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Report of the Attorney General on the Use of Deadly Force by State Police Trooper on October 9, 2013, in Old Town
February 10, 2014
State Police Trooper on October 9, 2013, in Old Town
Synopsis During the evening of Wednesday, October 9, 2013, Christopher Ouellette, 28, was shot and killed at his home in Old Town by State Police Trooper Barry Meserve. It is the responsibility of the Office of the Attorney General to determine whether the officer was acting in self-defense or in defense of someone else at the time he used deadly force. Facts
Shortly before 6 p.m. on October 9, 2013, a dispatcher at the Penobscot County Regional Communications Center (RCC) received a 911 call from a man who refused to identify himself, but was later determined to be Christopher Ouellette. He told the dispatcher that he was calling from 255 Main Street in Old Town, and that he had stabbed his girlfriend in the chest. The girlfriend was later determined to be April Haskell, 35, who lived with her children and Mr. Ouellette at 255 Main Street in Old Town. Children could be heard screaming in the background as Mr. Ouellette, who was frantic, told the dispatcher that he did not know if Ms. Haskell was breathing. The dispatcher asked if he could perform CPR, and Mr. Ouellette responded “no.” Mr. Ouellette said that he was going to kill himself. The dispatcher repeatedly asked for Mr. Ouellette's name; Mr. Ouellette responded that it did not matter. At times during the call, Mr. Ouellette was non-communicative with the dispatcher.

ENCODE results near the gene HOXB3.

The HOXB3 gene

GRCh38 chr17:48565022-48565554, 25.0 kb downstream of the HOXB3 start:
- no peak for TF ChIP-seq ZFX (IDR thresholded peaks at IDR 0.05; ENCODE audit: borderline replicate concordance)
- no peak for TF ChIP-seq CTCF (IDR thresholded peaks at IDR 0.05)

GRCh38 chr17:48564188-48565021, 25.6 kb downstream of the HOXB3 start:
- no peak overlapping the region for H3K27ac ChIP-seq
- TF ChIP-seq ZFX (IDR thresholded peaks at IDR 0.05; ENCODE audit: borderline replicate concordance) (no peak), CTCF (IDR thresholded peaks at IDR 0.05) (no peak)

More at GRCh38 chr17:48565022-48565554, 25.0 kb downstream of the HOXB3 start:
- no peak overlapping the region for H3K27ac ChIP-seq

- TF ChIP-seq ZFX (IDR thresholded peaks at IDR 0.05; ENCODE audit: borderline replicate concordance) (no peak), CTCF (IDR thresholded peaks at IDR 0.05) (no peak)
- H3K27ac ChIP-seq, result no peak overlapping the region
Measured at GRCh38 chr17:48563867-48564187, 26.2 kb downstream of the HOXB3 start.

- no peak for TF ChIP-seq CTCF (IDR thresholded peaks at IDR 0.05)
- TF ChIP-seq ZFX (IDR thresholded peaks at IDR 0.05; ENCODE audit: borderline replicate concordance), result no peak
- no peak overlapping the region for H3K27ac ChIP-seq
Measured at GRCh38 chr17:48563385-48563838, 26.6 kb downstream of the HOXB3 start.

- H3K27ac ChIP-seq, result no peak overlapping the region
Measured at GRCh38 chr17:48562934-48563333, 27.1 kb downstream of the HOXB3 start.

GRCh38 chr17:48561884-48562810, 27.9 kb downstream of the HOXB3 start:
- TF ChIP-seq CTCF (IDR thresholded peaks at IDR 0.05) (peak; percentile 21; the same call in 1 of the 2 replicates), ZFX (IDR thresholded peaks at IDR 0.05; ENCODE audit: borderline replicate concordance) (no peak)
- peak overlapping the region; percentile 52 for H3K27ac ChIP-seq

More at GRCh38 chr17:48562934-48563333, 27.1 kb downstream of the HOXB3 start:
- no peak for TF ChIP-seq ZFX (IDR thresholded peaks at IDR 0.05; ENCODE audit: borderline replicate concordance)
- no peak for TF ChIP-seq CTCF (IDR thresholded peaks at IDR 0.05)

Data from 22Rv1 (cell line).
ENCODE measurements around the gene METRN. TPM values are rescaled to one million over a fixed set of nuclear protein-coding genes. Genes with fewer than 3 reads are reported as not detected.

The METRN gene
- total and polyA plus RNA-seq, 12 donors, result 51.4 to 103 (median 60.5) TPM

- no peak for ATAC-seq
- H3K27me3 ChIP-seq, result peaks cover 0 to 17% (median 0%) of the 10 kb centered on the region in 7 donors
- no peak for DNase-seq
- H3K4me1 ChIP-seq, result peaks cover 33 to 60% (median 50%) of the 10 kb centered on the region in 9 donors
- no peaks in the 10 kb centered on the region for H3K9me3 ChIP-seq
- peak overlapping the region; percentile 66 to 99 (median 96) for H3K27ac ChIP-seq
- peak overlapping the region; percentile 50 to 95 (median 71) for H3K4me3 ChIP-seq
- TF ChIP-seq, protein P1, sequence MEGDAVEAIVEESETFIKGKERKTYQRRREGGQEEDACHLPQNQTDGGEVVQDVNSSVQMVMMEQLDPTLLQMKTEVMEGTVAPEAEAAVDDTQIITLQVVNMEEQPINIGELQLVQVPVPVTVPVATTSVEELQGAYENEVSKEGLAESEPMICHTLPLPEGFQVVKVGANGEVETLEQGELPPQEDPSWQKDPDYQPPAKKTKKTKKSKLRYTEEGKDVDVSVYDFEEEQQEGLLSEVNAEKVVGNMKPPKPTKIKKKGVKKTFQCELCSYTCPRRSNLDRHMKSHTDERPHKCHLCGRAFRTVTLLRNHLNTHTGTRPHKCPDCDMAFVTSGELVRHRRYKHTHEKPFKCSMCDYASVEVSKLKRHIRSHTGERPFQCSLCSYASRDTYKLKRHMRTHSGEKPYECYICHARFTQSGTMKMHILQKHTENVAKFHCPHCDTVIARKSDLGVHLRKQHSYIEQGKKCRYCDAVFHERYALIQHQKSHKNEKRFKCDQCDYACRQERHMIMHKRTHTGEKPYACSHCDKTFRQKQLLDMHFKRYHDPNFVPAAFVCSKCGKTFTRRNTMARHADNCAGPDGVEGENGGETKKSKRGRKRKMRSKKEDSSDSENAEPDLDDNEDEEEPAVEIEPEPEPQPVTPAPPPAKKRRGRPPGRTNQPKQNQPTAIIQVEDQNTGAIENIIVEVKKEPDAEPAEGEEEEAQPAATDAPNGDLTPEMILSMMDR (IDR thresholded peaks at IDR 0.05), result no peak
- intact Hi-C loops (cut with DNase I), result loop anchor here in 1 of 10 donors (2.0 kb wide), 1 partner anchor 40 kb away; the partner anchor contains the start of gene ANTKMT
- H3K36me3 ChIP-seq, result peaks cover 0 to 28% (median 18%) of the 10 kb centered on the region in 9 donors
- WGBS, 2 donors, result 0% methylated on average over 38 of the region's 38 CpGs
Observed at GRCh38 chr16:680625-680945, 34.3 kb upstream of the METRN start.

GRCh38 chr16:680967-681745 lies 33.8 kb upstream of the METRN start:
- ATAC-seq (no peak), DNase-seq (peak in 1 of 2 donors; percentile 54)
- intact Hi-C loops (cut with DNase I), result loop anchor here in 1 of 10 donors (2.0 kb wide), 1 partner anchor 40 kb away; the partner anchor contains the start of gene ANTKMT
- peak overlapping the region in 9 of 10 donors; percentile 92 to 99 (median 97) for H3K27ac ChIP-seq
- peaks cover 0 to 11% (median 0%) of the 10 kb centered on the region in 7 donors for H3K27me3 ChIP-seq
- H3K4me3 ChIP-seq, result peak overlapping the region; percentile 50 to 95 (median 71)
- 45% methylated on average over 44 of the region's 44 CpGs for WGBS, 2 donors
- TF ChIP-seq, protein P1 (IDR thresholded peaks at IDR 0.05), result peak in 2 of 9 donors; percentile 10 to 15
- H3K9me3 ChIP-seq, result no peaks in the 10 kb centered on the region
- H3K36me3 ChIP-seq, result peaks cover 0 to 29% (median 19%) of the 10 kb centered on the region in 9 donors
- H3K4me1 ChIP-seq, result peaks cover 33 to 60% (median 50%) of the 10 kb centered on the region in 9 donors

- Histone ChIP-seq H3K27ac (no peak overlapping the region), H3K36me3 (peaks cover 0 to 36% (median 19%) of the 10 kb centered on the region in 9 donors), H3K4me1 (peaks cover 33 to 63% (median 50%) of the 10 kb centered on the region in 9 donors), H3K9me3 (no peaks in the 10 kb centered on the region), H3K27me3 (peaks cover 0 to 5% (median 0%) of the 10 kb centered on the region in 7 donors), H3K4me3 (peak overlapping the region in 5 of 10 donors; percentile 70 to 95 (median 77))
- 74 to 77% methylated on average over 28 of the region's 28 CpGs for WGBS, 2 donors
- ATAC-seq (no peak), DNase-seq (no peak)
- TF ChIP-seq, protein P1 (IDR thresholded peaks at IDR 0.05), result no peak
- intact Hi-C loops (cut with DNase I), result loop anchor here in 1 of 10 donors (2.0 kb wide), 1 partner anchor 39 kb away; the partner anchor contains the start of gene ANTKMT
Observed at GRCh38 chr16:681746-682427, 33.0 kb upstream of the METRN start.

The RCC dispatcher informed Old Town Police Sergeant Michael Hashey and Old Town Police Detective Jamie Slauenwhite of the call. The two officers arrived at 255 Main Street within minutes and Sergeant Hashey told the dispatcher that he could hear a child screaming on the third floor of the building. When Sergeant Hashey got to the apartment door, he could hear Mr. Ouellette inside on the telephone with dispatch. Mr. Ouellette partially opened the door and Sergeant Hashey could see that he had a butcher knife in his right hand that was covered in blood. He also observed blood on Mr. Ouellette. Sergeant Hashey could hear screaming children inside the apartment. Sgt. Hashey conversed with Mr. Ouellette, who agreed to release an infant child, a 19-month-old girl, but said that he would not release a second child, a four-year-old boy. Mr. Ouellette released the girl and shut the apartment door. Sergeant Hashey communicated with Mr. Ouellette through the closed door and eventually was able to convince Mr. Ouellette to release the boy. Mr. Ouellette repeatedly told Sergeant Hashey that he wanted the police to shoot him and that he did not want to go back to jail. Sergeant Hashey attempted unsuccessfully to ascertain Ms. Haskell’s condition. He also tried repeatedly to persuade Mr. Ouellette to surrender.